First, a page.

Sep 23–26, 2019

Building a machine learning framework to measure TV advertising attribution

Fei Wang (CarGurus)
2:55pm3:35pm Wednesday, September 25, 2019
Location: 1A 08/10

Who is this presentation for?

  • Senior data scientists and statisticians

Level

Intermediate

Description

In the online automotive shopping space, one of the most important yet undoubtedly complex measurements is lead attribution. Companies investing in their brand marketing via digital performance marketing, TV advertising, content marketing, etc., need to measure the cost effectiveness of spend for each medium and each campaign. However, advertisers face a challenge to measure TV’s attribution using nonrandomized and non-experimental data, when digital performance marketing and digital content advertising are running at the same time.

In the case of CarGurus, until June 2017, traffic acquisition was driven solely by a proprietary algorithmic digital performance marketing model. In June 2017, CarGurus launched its first national television advertising campaign in the US. The data science team was tasked with building a new TV attribution model using a causal inference framework to measure uniquely TV-driven leads and then calculating how effective the campaign was—the CPA metric.

Fei Wang presents a novel machine learning tool based on the state space model to quantify casual effects of TV, digital performance marketing, and digital content advertising simultaneously. He emphasizes the conceptual framework to explicitly include potential and important causal factors driving leads and interpretability of the causal inference model.

Fei’s approach is twofold. First, by using historical lead data during the pretest period, Fei and his colleagues built a state space model to understand the data-generation process before TV advertising. This model is then used to predict the counterfactual leads during the posttest period. The difference between actual and predicted counterfactual leads is treated as the incremental leads not from digital performance marketing (non-DPM). This non-DPM contribution not only contains the causal effect from the TV spend but may also contain contributions from other factors, for example improved mobile website design and increased vehicle listings on the CarGurus website during the posttest period. Second, causal effect from the TV ads is obtained by stripping out contributions from factors except TV ads using certain domain knowledge.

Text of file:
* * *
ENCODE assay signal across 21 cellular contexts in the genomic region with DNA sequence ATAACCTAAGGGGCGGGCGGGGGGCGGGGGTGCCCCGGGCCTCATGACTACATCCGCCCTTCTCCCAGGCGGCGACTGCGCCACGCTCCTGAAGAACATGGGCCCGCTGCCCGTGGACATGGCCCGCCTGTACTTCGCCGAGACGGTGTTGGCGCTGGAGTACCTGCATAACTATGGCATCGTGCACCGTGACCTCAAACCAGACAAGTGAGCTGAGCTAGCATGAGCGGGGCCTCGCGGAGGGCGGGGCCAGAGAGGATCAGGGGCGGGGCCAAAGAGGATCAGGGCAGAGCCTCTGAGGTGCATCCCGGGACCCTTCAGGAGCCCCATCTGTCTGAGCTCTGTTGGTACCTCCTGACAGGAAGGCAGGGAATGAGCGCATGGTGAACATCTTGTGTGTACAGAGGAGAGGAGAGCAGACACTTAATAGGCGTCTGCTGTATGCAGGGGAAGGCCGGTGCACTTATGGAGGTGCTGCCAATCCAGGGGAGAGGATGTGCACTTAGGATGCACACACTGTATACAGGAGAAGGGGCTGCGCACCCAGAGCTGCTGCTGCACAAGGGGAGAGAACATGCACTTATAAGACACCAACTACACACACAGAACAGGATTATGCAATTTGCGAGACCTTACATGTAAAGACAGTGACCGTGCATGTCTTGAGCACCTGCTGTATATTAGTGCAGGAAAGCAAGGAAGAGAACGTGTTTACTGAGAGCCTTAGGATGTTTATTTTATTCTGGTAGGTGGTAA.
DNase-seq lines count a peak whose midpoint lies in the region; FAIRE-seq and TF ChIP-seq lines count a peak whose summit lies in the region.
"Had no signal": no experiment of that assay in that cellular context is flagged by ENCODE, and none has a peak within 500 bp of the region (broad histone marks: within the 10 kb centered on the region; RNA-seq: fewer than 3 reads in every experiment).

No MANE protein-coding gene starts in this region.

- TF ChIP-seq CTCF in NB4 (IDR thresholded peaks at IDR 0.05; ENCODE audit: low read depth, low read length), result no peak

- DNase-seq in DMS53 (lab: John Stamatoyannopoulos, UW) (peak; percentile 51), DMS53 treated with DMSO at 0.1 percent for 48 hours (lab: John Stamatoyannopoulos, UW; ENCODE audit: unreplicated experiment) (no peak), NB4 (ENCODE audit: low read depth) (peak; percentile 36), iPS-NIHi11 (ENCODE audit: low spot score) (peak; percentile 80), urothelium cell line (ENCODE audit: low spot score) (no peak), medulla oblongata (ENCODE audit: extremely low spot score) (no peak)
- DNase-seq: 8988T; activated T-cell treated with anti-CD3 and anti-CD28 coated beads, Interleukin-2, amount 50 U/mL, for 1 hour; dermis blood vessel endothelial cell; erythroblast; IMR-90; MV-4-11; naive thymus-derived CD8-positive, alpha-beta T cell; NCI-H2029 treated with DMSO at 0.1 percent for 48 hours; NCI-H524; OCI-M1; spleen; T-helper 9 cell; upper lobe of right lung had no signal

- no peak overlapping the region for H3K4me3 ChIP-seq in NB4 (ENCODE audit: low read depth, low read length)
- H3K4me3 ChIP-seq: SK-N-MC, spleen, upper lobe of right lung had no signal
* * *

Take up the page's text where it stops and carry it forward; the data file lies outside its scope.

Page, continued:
You’ll leave having taken a deep dive into the causal inference model, including the state space model with exogenous variables to account for the inherent lack of control groups and lack of randomization with TV advertising campaigns; how to correct for non-TV factors and simultaneously obtain causal effects for TV, digital performance marketing, and digital content advertising; how to measure TV’s lagged effects and some statistical techniques to improve model interpretability; the interplay of TV advertising and digital performance marketing and how to attribute part of your digital performance marketing costs to TV advertising origin; and CPA calculation by identifying extra digital performance marketing cost.

Prerequisite knowledge

  • A basic understanding of time series analysis (useful but not required)

What you'll learn

  • Discover a blueprint for addressing the complexities of modeling attribution within a multitouchpoint marketing strategy
  • Understand spend effectiveness across mediums and specific campaigns
Photo of Fei Wang

Fei Wang

CarGurus

Fei Wang is a senior data scientist and statistician at CarGurus. His work primarily involves experimental design and causal inference modeling for online and TV advertising. Fei’s research includes statistical machine learning, matrix factorization, optimization, and high-dimensional data modeling. Fei holds a PhD in biostatistics from the University of Michigan.

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